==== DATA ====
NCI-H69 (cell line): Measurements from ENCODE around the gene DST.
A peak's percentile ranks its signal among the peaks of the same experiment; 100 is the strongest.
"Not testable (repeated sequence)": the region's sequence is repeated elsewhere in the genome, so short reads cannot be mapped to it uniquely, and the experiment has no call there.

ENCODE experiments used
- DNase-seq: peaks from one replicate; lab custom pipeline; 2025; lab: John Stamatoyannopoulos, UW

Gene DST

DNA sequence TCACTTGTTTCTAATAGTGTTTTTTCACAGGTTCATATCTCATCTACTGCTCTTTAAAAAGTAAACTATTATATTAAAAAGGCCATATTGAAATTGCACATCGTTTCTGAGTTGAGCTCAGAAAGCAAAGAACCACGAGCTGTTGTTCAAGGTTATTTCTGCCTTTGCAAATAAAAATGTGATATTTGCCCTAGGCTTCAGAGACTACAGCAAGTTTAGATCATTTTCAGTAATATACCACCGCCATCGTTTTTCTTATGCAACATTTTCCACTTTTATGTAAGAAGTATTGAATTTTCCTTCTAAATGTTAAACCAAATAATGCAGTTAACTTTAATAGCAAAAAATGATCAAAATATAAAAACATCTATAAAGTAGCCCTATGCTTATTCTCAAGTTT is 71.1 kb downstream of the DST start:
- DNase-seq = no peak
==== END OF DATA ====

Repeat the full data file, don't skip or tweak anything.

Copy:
NCI-H69 (cell line): Measurements from ENCODE around the gene DST.
A peak's percentile ranks its signal among the peaks of the same experiment; 100 is the strongest.
"Not testable (repeated sequence)": the region's sequence is repeated elsewhere in the genome, so short reads cannot be mapped to it uniquely, and the experiment has no call there.

ENCODE experiments used
- DNase-seq: peaks from one replicate; lab custom pipeline; 2025; lab: John Stamatoyannopoulos, UW

Gene DST

DNA sequence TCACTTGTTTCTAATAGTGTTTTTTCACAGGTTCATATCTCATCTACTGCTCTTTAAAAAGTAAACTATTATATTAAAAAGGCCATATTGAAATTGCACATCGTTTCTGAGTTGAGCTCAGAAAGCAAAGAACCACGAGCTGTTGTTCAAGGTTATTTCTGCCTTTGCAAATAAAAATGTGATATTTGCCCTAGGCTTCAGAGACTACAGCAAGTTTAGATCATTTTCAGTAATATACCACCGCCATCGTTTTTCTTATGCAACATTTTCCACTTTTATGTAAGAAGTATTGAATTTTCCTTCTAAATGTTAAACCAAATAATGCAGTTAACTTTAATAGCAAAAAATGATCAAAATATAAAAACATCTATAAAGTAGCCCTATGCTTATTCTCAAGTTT is 71.1 kb downstream of the DST start:
- DNase-seq = no peak